Following on from Steven Wilson’s brilliant new album in last week’s post (which is still on high rotation), this week I’m going to look at three other prog rock bands, two of which, Riverside and Amplifier, have just released new albums. One thing I can say that captures me about all three of the bands this week is that they all have awesome vocalists who really suit the style of music. Read on and you’ll see what I mean.
Riverside are a prog rock band from Warsaw, Poland, who formed in 2001 and are headed by Mariusz Duda, who has also in recent years had some success with a solo side project under the name of Lunatic Soul. Their influences have always been quite clear, the likes of Pink Floyd, Porcupine Tree, Tool, Opeth and others often mentioned when describing their music, although with Duda’s unique songwriting and vocal style the band still have a distinct sound of their own. This is their fifth album, and the eight songs on it do not disappoint, from almost mainstream rock songs such as Celebrity Touch, to the heart breaking piano driven song We Got Used To Us. There is plenty of classic sounding Riverside on here for long time fans, including the following song The Depth Of Self-Delusion (this clip is a radio edit though so is substantially shorter than the album version):
Gazpacho are a Norwegian prog rock band formed in 1996, whose work is often compared to the likes of Radiohead, Porcupine Tree and Marillion (the latter of which they have toured with before). Their songs are often slow to build up, atmospheric and yet quite melodic and catchy, thanks in part to the clear and soaring vocals of Jan-Henrik Ohme (and it is the vocals that will seem the most familiar sound in the band for many). This is their seventh album, and is meant to be like a collection of short stories of people, both dead and alive. One interesting song, What Did I Do?, revolves around the author P.G.Wodehouse (who long time readers of my blog will know I love) who was wrongly accused of treason after doing some radio broadcasts in Germany during WWII (he at the time didn’t quite understand why he had caused such an uproar, though it later became clear). The song I’m including is called Black Lily, and is one of my favourites off the album:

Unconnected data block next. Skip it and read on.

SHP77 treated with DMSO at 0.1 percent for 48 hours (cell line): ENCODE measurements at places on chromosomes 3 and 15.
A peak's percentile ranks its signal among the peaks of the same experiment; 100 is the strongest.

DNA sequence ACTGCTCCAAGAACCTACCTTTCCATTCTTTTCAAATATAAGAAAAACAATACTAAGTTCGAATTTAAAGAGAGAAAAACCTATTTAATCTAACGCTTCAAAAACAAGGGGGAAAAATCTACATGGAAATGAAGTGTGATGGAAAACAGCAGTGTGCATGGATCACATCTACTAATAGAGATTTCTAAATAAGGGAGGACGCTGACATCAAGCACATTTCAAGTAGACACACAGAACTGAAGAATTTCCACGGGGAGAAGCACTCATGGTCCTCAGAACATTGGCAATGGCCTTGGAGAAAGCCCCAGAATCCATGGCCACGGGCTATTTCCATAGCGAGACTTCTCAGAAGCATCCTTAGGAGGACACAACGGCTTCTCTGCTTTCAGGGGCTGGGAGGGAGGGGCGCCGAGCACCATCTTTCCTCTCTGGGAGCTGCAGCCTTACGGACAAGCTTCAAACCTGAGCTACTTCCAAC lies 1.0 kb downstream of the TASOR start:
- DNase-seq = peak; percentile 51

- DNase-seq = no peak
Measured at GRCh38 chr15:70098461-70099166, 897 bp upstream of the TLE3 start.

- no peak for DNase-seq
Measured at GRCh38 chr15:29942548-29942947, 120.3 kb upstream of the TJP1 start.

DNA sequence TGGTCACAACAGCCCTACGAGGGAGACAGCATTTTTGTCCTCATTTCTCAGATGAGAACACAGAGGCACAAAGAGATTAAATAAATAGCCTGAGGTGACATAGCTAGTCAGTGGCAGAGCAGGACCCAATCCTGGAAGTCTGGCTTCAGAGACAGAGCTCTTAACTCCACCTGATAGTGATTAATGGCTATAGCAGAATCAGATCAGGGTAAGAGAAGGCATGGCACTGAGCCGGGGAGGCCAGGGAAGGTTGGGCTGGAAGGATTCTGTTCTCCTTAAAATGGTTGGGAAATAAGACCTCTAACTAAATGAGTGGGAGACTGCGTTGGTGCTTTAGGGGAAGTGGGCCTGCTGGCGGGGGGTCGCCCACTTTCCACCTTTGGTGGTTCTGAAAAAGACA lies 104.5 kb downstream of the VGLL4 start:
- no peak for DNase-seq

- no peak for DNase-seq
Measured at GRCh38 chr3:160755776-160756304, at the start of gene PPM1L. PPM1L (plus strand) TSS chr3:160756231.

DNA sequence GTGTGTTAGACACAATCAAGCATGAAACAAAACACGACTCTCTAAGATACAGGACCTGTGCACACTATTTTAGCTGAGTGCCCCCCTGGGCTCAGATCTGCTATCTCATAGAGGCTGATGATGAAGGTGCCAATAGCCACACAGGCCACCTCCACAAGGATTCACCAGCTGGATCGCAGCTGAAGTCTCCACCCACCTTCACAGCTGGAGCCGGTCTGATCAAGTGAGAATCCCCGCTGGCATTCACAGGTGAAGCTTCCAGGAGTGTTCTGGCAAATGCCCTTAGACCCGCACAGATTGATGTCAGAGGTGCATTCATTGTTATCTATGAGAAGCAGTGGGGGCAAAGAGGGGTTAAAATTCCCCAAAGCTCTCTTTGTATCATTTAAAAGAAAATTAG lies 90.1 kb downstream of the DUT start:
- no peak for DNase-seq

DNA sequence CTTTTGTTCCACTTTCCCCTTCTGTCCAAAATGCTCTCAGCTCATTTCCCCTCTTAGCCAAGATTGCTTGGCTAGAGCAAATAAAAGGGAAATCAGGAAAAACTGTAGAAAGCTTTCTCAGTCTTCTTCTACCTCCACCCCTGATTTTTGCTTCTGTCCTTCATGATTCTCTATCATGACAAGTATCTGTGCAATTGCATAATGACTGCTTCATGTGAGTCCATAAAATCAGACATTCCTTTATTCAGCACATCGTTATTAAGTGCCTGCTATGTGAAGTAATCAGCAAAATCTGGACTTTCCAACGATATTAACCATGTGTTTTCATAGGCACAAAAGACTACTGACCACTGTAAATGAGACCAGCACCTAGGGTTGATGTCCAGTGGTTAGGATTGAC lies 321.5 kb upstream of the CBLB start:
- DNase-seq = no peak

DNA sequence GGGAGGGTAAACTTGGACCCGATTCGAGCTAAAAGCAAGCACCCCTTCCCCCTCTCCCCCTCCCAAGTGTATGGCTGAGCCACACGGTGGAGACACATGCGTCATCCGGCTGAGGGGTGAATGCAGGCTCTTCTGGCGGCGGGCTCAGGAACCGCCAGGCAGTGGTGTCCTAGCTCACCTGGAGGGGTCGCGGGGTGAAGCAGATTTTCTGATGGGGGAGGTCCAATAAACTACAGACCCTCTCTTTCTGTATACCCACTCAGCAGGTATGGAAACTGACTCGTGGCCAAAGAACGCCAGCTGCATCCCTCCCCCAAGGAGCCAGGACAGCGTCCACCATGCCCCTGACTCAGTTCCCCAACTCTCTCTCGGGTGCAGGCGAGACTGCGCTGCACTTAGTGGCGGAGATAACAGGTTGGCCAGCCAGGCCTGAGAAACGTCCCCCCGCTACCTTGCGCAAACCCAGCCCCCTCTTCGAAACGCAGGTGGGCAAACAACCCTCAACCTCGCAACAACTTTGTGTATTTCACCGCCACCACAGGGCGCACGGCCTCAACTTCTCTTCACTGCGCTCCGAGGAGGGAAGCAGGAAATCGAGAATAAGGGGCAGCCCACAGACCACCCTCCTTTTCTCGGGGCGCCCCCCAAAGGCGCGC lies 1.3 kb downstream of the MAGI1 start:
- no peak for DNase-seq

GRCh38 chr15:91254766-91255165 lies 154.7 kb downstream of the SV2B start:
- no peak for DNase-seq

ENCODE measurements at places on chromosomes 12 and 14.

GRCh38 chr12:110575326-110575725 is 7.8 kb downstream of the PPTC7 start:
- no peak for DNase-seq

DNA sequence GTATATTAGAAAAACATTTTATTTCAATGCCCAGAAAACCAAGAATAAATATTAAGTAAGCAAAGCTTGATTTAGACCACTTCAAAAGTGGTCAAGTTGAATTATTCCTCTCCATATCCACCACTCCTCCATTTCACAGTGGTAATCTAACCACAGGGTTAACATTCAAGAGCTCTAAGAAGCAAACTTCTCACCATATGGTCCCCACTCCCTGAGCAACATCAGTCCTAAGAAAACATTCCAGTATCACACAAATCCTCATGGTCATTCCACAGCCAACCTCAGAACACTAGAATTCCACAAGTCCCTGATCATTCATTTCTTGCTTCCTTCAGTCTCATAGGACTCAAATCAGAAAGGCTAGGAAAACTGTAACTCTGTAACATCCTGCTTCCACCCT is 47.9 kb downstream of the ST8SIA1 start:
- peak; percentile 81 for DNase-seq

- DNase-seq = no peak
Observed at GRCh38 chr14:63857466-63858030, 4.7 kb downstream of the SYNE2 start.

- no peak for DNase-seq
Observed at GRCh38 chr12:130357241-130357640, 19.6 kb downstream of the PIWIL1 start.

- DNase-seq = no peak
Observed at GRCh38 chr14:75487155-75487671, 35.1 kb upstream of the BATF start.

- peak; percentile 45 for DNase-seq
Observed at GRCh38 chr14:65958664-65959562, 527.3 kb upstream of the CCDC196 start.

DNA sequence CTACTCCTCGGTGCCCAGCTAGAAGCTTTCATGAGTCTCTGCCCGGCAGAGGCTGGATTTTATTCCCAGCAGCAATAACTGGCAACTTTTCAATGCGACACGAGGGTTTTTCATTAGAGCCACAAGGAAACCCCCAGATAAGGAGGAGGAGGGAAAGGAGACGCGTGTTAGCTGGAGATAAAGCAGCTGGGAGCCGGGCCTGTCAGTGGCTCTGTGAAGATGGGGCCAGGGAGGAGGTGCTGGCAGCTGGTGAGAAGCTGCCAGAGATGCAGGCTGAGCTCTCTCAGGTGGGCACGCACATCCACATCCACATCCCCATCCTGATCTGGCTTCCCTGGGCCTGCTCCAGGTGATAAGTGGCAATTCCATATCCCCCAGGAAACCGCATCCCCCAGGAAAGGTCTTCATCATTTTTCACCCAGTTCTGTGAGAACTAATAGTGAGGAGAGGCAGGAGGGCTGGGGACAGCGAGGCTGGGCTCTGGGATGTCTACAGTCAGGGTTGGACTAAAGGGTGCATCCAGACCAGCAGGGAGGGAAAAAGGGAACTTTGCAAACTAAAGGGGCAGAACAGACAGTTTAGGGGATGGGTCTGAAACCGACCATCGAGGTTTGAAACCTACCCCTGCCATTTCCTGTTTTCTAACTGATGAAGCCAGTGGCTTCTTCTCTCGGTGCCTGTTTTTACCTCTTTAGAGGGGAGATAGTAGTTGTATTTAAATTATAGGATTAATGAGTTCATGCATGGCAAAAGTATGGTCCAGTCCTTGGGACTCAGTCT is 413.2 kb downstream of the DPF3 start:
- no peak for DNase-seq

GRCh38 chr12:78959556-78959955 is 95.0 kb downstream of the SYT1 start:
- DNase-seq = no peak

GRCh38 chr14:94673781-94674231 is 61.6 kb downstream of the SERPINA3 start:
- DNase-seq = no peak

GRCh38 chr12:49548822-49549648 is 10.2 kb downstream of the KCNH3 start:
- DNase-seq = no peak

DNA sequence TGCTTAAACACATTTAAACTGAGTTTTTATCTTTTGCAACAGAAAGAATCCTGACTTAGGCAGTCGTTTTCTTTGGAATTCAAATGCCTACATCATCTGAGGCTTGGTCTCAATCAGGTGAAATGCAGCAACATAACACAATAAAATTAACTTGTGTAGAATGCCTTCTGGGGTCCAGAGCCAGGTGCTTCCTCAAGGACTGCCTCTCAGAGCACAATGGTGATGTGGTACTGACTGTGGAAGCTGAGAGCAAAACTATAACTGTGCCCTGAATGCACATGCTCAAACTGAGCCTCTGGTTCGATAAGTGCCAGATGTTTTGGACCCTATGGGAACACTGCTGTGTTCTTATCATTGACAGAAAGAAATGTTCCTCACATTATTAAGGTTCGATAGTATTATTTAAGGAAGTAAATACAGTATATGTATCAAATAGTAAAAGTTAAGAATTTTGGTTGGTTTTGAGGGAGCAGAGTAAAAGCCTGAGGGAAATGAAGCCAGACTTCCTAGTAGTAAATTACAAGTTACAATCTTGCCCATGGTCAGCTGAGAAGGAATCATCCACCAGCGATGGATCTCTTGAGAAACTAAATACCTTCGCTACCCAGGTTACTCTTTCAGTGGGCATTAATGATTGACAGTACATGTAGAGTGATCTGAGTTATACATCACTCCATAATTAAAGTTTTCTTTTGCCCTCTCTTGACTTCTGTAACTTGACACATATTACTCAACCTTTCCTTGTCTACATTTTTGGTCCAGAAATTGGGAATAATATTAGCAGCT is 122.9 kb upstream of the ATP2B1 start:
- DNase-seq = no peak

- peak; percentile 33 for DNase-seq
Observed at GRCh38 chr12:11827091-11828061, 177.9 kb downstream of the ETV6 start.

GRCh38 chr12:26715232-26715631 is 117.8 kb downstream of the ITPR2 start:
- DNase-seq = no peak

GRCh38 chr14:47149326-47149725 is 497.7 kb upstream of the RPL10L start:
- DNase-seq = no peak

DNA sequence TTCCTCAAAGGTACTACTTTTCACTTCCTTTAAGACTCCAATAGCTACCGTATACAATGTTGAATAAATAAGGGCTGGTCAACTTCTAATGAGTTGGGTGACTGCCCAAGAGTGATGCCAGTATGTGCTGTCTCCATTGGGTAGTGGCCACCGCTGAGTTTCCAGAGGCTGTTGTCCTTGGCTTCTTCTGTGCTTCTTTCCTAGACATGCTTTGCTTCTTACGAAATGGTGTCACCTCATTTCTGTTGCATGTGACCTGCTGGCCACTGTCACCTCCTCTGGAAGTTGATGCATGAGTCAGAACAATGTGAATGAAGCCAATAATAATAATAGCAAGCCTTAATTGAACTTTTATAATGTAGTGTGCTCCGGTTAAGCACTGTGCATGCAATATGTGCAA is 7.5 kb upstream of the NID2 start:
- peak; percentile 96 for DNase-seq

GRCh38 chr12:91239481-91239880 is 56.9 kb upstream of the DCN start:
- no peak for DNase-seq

Hailing from Manchester, England, this prog rock four-piece have just released their fourth album, the follow up to the critically acclaimed double album The Octopus – and it couldn’t be any different. While their previous album took four years to write and was very dark in sound and theme, there is something almost uplifting about this new work which apparently was finished within sixty days, much to the band’s own surprise. Still containing the epic, spaced out prog rock songs that they are known for, different sounds have also emerged on this album, including three part vocal harmonies that almost sound folk-rock in quality, cleaner anthemic songs (particularly the closing track), and the title song which is distinctly Pink Floydian in style. Having signed a new contract with KScope (the label which almost all of the prog rock bands I mention on here are signed with), and with a strong new album, they might finally begin to achieve the commercial recognition they deserve. Check out their clip for Matmos here (which they joke on their website is the coldest music video of all time except for Last Christmas by Wham):
What are your thoughts on these three bands and albums from what you’ve heard?
What have you been listening to lately?